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Infant Botulism by Kayla Colona

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Botulism is uncommon but very serious in children and adults. Infant botulism is the most common of the three main types which are: Infant, food-born, and wound botulism. In the United States about 145 cases are reported each year and 65% of them are infant botulism. It is caused by a nerve toxin from bacteria called Clostridium botulinum. These bacteria can be found in soil and they grow the best in low oxygen conditions. The spores from the bacteria maintain them until they can support their own growth. Sometimes it is caused by honey but usually from soil with the bacteria in it. It usually starts in the infant’s intestinal tract where the bacteria spores grow and normally it occurs between the ages of two and six months. It is considered a medical emergency because it can possibly cause death. It was found, however, that botulinum can be beneficial in small amounts. It has been used for things like reducing facial wrinkles, eyelid spasms and severe underarm sweating.

One of the first symptoms found in infant botulism is constipation. Other symptoms are trouble controlling the head, weak cries, irritability, drooling, droopy eyelids, tiredness and difficulty feeding. These are all symptoms of muscle paralysis which is caused by toxin in the bacteria. It is quite hard to determine if those symptoms are from botulinum because some of the symptoms infants do all the time, the key is looking for multiple symptoms. Once you do notice some of the symptoms it is still hard for the physician to determine what it is because other illnesses like stroke and myasthenia gravis can seem similar to botulism. Normal symptoms are not always found in botulism like high blood pressure, heart rate, confusion and fever.  If the symptoms go untreated it has been known to cause paralysis of the arms, legs, trunk and respiratory muscles.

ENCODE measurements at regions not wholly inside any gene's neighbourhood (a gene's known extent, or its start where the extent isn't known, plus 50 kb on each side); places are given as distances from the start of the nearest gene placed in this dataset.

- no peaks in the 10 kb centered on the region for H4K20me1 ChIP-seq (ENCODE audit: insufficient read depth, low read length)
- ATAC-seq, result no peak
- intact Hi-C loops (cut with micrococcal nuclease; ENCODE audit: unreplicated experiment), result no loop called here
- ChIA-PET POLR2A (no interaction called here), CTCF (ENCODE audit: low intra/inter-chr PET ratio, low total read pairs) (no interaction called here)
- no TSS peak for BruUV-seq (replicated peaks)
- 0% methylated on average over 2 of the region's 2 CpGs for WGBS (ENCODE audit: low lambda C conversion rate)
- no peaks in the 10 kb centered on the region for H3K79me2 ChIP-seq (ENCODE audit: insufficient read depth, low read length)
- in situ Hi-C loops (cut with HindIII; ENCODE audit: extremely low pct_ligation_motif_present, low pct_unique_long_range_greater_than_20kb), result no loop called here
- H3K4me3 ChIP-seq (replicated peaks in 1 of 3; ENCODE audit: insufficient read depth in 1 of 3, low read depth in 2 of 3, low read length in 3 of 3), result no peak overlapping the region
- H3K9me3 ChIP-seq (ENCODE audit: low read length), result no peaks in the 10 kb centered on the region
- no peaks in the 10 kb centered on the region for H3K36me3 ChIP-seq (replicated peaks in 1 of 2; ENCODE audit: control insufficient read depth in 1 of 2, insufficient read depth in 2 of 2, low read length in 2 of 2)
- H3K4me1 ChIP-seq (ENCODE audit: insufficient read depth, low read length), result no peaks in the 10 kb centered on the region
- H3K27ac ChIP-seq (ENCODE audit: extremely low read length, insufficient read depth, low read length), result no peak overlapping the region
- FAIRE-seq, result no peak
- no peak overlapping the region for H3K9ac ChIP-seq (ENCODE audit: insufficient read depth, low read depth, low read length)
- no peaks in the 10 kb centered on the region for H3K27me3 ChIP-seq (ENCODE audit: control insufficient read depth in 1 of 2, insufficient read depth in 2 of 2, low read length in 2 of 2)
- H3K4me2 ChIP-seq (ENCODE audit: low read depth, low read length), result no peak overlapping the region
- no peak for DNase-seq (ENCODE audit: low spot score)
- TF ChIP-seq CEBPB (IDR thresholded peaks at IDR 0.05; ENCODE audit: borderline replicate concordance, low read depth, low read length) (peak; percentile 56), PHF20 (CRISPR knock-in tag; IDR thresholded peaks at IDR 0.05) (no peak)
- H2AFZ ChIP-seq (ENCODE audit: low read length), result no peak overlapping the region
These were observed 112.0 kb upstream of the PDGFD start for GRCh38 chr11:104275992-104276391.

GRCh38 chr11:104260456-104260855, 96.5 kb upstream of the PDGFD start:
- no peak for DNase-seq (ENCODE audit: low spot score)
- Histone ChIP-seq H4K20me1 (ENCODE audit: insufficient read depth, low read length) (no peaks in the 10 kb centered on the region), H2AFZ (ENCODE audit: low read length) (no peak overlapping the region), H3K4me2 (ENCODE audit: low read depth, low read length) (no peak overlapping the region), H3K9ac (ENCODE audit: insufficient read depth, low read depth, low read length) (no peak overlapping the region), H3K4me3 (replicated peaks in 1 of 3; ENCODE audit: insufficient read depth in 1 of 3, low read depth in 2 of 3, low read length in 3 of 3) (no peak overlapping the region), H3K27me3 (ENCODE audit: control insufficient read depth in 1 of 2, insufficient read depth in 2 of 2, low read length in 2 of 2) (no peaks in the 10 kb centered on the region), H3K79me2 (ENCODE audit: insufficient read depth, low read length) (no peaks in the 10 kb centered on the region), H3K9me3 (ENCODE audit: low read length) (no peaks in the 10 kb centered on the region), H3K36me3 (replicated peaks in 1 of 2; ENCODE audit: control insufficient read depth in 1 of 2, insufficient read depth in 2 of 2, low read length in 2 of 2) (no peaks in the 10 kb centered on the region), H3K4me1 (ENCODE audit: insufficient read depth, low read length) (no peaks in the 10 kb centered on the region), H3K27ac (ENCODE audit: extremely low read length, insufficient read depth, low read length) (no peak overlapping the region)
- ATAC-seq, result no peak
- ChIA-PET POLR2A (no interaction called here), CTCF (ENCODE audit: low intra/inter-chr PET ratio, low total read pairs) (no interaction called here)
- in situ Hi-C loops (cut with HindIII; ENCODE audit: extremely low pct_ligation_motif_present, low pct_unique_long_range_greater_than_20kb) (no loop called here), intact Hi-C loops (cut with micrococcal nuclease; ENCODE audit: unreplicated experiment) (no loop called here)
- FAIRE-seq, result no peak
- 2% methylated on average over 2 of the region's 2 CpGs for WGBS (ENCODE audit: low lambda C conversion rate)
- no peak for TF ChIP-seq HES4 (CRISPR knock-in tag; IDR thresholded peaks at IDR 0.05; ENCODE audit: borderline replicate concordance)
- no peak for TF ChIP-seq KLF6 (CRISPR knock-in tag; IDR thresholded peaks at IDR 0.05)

Most of the time infant botulism cannot be prevented because the bacteria are found in soil and dust. It has been found that is can be on the floors carpet and counter tops of homes. Keeping a clean house is helpful though. The best way to decrease the risk of infant botulism is to avoid giving any infant under the age of one honey; even a little taste can have the bacteria in it.

A treatment called botulism immune globulin is used to treat babies. An antitoxin that stops the circulation of the toxin through the blood can also be used and is available from the California Department of Public Health. If the antitoxin is given to the infant before the paralysis happens it can stop it from getting worse and speed up the recovery time. Another way that physicians try to stop the bacteria from spreading is by inducing vomiting or using enemas.

Works Cited 
Botulism, General Information.” Centers for Disease Control and Prevention. N.p., 06 October 2010. Web. 9 Oct 2011.
Mayo Clinic Staff, . “Botulism .” Mayo Clinic. N.p., 27 March 2010. Web. 9 Oct 2011. <>.
Kaneshiro, Neil K. “Infant Botulism.” Medline Plus. N.p., n.d. Web. 9 Oct 2011. <

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